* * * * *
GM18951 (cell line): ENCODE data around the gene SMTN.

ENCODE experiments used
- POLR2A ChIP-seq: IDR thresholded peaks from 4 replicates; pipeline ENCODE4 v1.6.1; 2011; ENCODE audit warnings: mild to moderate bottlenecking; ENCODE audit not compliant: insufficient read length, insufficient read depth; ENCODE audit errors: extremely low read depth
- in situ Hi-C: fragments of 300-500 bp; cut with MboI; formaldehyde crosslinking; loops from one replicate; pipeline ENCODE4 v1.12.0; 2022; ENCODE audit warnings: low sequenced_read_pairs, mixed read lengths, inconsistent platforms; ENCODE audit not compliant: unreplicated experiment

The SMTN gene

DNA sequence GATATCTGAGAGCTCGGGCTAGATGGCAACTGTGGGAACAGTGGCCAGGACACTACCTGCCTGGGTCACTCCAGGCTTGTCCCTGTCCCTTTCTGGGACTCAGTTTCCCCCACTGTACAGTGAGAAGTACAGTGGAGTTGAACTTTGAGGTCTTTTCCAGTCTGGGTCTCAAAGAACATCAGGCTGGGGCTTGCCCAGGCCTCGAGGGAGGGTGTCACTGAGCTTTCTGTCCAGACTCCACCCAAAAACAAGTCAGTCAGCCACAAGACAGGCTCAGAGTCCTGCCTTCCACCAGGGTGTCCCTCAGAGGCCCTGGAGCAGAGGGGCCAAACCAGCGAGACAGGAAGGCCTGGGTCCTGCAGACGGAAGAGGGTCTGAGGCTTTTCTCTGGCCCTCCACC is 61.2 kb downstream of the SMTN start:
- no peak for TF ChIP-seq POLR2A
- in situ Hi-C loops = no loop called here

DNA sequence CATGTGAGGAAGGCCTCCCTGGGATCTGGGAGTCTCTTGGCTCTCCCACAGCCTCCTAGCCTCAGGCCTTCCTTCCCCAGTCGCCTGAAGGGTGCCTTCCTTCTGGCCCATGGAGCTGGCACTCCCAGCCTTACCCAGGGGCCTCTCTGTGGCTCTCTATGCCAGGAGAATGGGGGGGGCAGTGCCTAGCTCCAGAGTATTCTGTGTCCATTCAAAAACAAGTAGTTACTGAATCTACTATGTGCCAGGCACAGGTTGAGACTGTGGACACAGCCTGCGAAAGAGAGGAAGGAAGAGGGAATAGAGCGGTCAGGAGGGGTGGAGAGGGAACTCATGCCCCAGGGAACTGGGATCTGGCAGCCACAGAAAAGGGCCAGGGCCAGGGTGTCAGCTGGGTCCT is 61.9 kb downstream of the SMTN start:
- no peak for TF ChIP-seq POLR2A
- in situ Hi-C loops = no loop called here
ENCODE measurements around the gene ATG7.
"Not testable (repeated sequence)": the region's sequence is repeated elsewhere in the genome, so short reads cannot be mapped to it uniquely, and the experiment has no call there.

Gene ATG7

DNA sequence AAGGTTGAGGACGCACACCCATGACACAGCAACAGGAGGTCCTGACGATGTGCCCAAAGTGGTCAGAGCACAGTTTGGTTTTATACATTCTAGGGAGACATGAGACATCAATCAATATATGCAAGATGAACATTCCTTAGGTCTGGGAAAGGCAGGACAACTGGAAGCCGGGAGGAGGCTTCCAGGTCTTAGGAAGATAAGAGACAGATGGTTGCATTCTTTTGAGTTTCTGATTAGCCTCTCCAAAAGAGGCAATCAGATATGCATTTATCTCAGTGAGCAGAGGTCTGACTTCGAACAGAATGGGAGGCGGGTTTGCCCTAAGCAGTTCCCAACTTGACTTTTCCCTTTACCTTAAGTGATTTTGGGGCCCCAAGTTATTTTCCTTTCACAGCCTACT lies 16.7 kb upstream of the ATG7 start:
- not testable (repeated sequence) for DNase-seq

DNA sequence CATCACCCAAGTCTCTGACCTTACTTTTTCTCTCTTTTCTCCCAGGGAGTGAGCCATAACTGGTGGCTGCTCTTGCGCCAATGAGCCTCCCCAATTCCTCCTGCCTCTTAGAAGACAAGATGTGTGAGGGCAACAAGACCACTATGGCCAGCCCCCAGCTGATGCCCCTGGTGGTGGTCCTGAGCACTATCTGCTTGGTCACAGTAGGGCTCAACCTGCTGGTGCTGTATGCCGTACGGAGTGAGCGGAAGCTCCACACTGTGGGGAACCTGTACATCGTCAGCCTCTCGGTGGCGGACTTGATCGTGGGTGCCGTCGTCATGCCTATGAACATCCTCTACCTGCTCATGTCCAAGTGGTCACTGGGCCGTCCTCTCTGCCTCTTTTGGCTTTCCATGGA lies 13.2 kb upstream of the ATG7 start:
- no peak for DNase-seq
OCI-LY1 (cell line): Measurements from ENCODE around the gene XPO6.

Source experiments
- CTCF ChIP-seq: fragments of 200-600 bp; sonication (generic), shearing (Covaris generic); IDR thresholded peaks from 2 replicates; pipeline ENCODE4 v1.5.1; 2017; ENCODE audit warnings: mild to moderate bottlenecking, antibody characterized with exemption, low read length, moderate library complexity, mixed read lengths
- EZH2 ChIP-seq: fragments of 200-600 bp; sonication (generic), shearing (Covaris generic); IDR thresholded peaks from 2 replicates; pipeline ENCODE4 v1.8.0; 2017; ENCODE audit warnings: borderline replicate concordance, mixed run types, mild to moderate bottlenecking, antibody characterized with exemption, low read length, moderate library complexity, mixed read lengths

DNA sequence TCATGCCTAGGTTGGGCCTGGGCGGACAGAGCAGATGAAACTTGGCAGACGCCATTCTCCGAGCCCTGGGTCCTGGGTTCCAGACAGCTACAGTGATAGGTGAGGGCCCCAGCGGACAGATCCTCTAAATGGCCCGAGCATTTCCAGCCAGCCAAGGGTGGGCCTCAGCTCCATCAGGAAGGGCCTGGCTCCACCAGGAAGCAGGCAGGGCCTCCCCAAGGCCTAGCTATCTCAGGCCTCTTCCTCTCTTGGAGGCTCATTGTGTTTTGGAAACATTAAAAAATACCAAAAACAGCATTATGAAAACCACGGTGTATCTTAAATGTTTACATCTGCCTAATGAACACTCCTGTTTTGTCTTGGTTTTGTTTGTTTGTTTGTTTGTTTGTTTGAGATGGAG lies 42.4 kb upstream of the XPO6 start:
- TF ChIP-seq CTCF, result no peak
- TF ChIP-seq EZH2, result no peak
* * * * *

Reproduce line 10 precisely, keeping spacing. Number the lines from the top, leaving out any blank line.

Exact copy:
- no peak for TF ChIP-seq POLR2A